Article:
Seventy-eight years of editorial freedom
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Editorials printed in The Michigan Daily express the individual opinions of staff writers
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TUESDAY, APRIL 1, 1969
NIGHT EDITOR: NADINE COHODAS
Richard Nixon: "If they had
followed the advic4 we have,
given the war would be over
March 5, 1968
"Unless Johnson's successor
is willing to undertake a total
revision of policies, both foreign
and domestic; unless he sees
Johnson's failure as a failure of
time-worn ideologies and repu-
diates them; then last night's
euphoria will have been wasted
on a cruel and tragic decep-
"The Daily . . . editorial
writers look out at the messy
spectacle of the state, the nation
and the world. They react with
such great disgust and so little
ebullience or even amusement."
ARTHUR M. ROSS
Lyndon Johnson: "The big
rumors about meetings to dis-
cuss stopping the bombing or
to pull out are just pure abso-
lute tommyrot and fiction."
Honolulu, August 1968
-THE SENIOR EDITORS
April 1, 1968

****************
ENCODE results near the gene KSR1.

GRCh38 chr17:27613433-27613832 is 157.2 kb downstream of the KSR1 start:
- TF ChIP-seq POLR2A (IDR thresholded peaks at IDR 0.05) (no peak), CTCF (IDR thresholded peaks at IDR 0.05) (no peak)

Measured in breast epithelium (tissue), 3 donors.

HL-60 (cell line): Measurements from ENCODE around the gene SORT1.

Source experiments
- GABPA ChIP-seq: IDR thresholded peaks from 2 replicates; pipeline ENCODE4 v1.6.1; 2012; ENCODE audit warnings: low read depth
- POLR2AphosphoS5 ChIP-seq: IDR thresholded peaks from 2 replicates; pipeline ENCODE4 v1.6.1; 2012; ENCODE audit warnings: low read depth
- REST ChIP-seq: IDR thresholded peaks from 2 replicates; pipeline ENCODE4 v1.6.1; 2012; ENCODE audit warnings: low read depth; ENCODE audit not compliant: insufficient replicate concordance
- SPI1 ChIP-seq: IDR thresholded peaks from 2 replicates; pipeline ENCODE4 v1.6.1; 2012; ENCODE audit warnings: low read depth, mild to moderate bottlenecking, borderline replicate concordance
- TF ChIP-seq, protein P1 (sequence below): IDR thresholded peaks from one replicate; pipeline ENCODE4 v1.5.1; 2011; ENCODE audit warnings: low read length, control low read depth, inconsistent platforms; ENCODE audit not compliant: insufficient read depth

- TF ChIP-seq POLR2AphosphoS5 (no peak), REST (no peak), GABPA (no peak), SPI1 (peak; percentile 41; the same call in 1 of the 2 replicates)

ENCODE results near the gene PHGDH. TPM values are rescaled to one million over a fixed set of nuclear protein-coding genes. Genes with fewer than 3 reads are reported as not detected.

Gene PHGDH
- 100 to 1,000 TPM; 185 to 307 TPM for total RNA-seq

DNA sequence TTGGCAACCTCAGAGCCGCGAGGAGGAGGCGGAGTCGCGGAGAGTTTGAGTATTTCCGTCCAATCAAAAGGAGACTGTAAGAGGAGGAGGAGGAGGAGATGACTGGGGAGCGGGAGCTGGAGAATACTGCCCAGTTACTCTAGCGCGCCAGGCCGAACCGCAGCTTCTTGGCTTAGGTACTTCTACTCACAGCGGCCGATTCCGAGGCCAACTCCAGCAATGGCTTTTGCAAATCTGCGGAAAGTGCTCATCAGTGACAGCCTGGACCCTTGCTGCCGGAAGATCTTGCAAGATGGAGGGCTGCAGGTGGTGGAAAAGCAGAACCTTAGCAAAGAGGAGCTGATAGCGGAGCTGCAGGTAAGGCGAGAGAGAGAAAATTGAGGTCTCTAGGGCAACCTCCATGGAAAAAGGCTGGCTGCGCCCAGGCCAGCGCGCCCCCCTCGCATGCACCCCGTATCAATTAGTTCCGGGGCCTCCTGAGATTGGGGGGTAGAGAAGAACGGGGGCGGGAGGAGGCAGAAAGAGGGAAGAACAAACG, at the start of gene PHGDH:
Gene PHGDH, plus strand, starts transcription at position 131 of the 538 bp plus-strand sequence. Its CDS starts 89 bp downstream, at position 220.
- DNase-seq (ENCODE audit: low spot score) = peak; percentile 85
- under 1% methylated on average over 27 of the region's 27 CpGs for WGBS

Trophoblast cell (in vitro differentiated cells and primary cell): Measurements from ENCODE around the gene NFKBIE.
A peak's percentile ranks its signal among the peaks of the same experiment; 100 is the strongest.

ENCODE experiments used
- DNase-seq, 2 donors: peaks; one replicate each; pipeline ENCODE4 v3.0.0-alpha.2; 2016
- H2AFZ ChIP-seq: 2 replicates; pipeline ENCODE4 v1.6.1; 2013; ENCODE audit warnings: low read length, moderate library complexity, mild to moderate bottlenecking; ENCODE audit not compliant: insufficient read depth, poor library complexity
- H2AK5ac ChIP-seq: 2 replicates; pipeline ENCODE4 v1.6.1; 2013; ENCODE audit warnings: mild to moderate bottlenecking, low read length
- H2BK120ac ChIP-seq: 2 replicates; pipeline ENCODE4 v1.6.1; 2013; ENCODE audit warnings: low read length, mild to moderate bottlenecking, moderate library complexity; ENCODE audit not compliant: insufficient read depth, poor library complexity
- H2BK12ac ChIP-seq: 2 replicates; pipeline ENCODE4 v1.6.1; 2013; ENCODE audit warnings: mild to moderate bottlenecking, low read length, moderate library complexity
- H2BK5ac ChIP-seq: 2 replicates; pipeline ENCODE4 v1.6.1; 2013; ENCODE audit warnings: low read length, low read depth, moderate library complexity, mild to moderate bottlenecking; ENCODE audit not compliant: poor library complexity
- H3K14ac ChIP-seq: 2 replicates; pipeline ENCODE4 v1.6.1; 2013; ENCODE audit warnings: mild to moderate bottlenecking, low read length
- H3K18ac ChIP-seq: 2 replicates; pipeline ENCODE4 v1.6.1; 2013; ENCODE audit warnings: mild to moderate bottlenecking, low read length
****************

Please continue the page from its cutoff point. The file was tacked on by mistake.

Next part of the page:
Me' Lfuir z
Hubert Humphrey: "We are
not the world's policeman."
July 19, 1968
Henry Kissinger: "We have
to get rid of the idea that there
is some terminal date after,
which we live with a con-
sciousness of harmony."
IMAGINE where we'd be if Lyndon Baines Johnson were s t i 11
Only one year ago the Texas promised all of us who had never had
it so good that he would not run for office so we could have peace.
Student: "I think I'll drop out of med school and become an
artist like I've always wanted."
Selective service board: "April fool."
Indeed if you just close your eyes you can almost imagine that
Johnson's policies still live on-quite comfortably. Why just yester-
Soldier: "Did you hear the war's going to be over any year now?"
General: "That's a joke."
Dean Rusk: "To propose
that we stop bombing is ob-
January 8, 1968
r , ucr. _ _"